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The opinions expressed in this article are the writer’s own and do not reflect the views of Her Campus.
This article is written by a student writer from the Her Campus at Kennesaw chapter.

During the COVID-19 quarantine, TikTok exploded in popularity. Young people were heading to the platform to learn how to occupy themselves during a difficult time. However, FitTok has evolved to become dangerous in many ways, particularly for young women viewing the platform.

Safety Concerns

FitTok promotes many ideals for women, encouraging many young women to try dangerous exercises with little to no coaching. These compound lifts, designed to “thicken” women up, are not beginner moves, and can even result in horrible injuries if done wrong.

Additionally, a 30-second to three-minute video is not ample time to show beginner lifters how to execute and exercise. Many young women see these short tutorials, go to the gym and try it, and end up injured. If not injured, people take a glimpse of information and assume they can radically change their body based on one TikTok.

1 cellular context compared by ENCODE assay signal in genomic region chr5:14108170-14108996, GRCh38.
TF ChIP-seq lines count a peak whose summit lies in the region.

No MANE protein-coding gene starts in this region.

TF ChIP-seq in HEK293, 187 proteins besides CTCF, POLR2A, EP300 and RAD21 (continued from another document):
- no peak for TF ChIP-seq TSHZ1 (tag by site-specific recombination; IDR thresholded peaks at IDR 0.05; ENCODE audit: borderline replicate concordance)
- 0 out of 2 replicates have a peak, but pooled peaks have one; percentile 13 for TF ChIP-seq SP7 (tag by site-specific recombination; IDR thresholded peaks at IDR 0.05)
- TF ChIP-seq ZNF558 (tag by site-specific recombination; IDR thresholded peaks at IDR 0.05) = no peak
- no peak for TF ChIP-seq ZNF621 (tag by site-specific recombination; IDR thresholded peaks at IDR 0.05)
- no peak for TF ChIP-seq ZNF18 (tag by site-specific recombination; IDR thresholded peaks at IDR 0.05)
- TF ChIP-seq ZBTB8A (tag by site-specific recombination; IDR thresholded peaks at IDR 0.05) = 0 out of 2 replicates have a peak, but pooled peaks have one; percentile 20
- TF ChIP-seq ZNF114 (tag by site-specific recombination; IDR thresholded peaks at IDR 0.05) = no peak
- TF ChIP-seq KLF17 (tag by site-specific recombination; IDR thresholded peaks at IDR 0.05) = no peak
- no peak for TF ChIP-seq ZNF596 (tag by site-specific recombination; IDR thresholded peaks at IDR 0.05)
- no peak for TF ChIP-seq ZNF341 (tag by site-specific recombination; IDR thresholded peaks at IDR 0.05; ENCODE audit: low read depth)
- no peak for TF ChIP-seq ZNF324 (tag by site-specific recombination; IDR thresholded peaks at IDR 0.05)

The best way to know what is and isn’t safe is to do your research! Don’t just rely on one source, and never try something alone for the first time.

Encouraging Body Insecurities

Additionally, FitTok seems to promote body trends, which leave many young women feeling insecure and self-conscious about the way their body looks. My main problem is that FitTok seems to objectify women, rather than encourage healthy habits for a stronger body.

A prime example is the “barbell challenge”, a challenge where someone would roll a barbell over another person’s backside, and if the barbell didn’t get caught on their glutes, they “failed”. This challenge is a testament that influencers view growing their glutes to be the most important part of working out.

Example of the barbell challenge

The best way to navigate around the bad parts of FitTok is to self-educate.

  1. While not all of FitTok is bad, and many influencers/posts are actually helpful, it’s important to filter through the information.

2. Try to ignore posts related to body trends. There are far more important benefits to working out that don’t involve having the largest glutes and the smallest waist. A hobby meant to make women feel strong and confident has instead left them ridiculing their bodies even more.

3. Have fun and don’t take social media so seriously! Influencers create content for money, it’s up to us to protect ourselves and ignore the toxic side of FitTok.

I’m a college senior, majoring in Journalism and minoring in Spanish. I love writing about politics, mental health and fitness. I’m a huge book worm and love to go to the gym and Pilates in my free time!